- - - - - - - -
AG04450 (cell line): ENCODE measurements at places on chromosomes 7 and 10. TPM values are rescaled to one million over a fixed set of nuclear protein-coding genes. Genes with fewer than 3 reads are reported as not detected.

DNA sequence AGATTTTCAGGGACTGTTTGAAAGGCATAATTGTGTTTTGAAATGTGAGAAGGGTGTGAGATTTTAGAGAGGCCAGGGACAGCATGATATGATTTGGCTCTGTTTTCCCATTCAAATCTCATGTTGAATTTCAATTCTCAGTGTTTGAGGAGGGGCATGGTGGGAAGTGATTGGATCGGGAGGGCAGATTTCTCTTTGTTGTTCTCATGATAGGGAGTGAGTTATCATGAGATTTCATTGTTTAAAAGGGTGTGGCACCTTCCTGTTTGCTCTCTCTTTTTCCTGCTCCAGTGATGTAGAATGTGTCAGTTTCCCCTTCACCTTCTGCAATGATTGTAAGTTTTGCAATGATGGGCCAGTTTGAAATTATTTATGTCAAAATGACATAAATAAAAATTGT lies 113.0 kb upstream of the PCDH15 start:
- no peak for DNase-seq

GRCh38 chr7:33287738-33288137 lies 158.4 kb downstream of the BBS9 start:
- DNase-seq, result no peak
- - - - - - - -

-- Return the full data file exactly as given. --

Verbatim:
AG04450 (cell line): ENCODE measurements at places on chromosomes 7 and 10. TPM values are rescaled to one million over a fixed set of nuclear protein-coding genes. Genes with fewer than 3 reads are reported as not detected.

DNA sequence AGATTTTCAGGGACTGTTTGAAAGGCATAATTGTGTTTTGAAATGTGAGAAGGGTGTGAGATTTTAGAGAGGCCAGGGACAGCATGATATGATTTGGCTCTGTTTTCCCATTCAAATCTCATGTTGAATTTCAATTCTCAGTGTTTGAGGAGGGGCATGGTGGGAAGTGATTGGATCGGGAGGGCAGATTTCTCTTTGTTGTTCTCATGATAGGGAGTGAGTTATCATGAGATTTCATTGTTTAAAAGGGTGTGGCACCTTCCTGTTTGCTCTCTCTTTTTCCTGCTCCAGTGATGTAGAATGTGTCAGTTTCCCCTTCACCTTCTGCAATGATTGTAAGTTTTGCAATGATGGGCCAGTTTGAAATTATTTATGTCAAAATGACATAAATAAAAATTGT lies 113.0 kb upstream of the PCDH15 start:
- no peak for DNase-seq

GRCh38 chr7:33287738-33288137 lies 158.4 kb downstream of the BBS9 start:
- DNase-seq, result no peak